Transforming markets for high-value agricultural commodities in Indonesia
Despite growing market opportunities, horticulture value chains in Indonesia continue to face numerous challenges. Fruit and vegetable imports quadrupled between 2000 and 2010. Sourcing from imports at high and increasing rates implies limited domestic sector competitiveness. Small farmers forego higher profits and higher incomes by not selling to the rapidly emerging modern retail sector. Rural communities miss opportunities for local jobs, local investment and local growth.
The overall aim of this project is to more effectively promote the growth and development of Indonesia's fresh fruit and vegetable value chains, focusing specifically on ways smallholders and rural communities can participate and benefit. This project aims to support Indonesia's horticulture policy objectives: to accelerate and sustain growth and development of the fresh fruit and vegetable industry and to enhance its contribution to food security, poverty reduction, employment and wealth creation.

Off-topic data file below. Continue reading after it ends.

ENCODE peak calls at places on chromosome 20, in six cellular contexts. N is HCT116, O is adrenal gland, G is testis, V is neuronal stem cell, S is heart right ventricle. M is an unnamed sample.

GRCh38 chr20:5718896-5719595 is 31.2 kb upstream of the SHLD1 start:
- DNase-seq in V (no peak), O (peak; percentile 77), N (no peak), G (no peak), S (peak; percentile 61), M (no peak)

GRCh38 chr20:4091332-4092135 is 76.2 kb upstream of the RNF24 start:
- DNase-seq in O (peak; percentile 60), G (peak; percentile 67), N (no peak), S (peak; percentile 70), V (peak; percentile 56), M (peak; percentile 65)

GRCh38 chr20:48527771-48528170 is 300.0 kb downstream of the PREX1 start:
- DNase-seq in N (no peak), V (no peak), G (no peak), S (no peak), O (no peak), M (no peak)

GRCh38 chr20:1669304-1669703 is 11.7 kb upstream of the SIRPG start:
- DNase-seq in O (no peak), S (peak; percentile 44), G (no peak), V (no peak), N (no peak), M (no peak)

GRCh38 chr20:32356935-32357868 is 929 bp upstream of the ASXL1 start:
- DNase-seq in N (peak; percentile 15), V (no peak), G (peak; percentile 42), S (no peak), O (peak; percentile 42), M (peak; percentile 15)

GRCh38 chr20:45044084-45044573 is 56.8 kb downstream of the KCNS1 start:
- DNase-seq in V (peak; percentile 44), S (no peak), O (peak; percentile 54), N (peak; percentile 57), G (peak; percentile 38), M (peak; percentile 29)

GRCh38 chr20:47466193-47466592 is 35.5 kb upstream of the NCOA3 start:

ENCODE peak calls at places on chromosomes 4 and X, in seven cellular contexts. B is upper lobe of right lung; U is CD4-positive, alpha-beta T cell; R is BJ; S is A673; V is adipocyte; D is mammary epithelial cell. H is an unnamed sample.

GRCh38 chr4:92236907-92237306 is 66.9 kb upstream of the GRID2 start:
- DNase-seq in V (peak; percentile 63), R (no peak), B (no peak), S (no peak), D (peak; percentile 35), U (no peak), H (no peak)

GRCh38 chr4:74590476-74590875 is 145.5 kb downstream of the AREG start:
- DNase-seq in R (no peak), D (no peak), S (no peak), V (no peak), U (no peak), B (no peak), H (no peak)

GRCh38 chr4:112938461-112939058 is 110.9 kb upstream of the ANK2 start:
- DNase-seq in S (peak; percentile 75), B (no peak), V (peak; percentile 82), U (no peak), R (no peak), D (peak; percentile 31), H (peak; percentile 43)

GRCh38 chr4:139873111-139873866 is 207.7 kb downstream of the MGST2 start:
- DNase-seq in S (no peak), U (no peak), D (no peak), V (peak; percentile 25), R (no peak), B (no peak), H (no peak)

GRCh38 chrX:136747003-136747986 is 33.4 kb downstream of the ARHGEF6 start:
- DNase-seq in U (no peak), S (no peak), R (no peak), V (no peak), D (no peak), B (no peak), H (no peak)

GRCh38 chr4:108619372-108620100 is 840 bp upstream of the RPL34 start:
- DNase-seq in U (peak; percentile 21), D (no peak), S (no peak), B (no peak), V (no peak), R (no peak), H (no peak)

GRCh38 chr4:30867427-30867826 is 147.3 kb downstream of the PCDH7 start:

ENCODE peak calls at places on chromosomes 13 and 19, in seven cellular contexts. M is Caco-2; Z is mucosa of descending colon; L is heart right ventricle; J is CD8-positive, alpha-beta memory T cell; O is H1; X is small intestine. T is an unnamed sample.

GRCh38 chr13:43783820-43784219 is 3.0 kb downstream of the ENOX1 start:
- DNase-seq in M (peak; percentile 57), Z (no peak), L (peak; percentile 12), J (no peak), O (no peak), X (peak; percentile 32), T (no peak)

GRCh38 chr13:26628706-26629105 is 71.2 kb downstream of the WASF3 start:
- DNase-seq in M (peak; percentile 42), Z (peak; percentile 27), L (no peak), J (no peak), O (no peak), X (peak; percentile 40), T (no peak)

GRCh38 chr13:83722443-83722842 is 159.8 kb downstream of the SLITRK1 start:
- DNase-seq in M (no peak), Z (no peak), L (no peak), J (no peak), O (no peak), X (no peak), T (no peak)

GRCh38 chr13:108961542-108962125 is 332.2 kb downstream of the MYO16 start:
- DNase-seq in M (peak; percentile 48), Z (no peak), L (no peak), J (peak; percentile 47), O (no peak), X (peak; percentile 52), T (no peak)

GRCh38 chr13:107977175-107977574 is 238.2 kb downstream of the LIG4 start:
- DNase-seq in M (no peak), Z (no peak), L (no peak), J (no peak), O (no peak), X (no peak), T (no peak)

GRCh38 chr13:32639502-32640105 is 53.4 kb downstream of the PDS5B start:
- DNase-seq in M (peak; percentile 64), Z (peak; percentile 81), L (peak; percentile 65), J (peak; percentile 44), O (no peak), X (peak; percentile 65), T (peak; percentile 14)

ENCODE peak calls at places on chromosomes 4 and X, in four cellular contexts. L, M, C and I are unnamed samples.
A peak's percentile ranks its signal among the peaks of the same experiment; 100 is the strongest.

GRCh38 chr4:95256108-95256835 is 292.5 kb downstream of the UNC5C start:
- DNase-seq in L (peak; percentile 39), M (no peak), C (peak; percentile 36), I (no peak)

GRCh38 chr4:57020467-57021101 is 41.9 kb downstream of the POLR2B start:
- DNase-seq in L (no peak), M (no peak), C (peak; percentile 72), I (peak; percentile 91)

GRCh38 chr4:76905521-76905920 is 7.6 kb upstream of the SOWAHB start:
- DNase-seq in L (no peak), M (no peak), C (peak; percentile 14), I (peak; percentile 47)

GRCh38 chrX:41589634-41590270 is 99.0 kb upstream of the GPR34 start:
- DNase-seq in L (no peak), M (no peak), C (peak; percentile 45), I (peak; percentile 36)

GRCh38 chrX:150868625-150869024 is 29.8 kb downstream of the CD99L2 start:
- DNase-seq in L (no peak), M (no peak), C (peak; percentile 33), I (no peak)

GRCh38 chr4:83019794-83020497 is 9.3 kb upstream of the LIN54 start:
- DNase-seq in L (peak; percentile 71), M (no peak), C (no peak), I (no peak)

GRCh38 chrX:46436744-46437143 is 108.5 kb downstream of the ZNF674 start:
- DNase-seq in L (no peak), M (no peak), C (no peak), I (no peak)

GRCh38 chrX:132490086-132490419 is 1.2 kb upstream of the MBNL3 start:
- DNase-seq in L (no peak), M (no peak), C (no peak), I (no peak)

- Assess and compare the progress and effectiveness of public and private interventions designed to address smallholder participation in Indonesia's fresh fruit and vegetable value chains.
- Examine the patterns, determinants and effects of successful fresh fruit and vegetable value chain upgrading.
- Develop practical 'working linkages' between the public policy sectors, fresh fruit and vegetable industry associations and the academic community to encourage knowledge development, policy dialogue and industry advocacy in ways that benefit small producers.
- Build empirical research capacity and outreach programs to better inform policy discussions and project design for improving smallholder engagement.
- International Food Policy Research Institute (IFPRI)
- Michigan State University, USA
- The Indonesian Center for Agriculture Socio-Economic, and Policy Studies (ICASEPS), Indonesia
- The Center for Agrifood Policy and Agribusiness Studies (CAPAS), Indonesia
Australian Centre for International Agricultural Research (ACIAR Project AGB/2009/060), 2014-2018
GFAR researchers involved in this project:
- Professor Randy Stringer
- Dr Dale Yi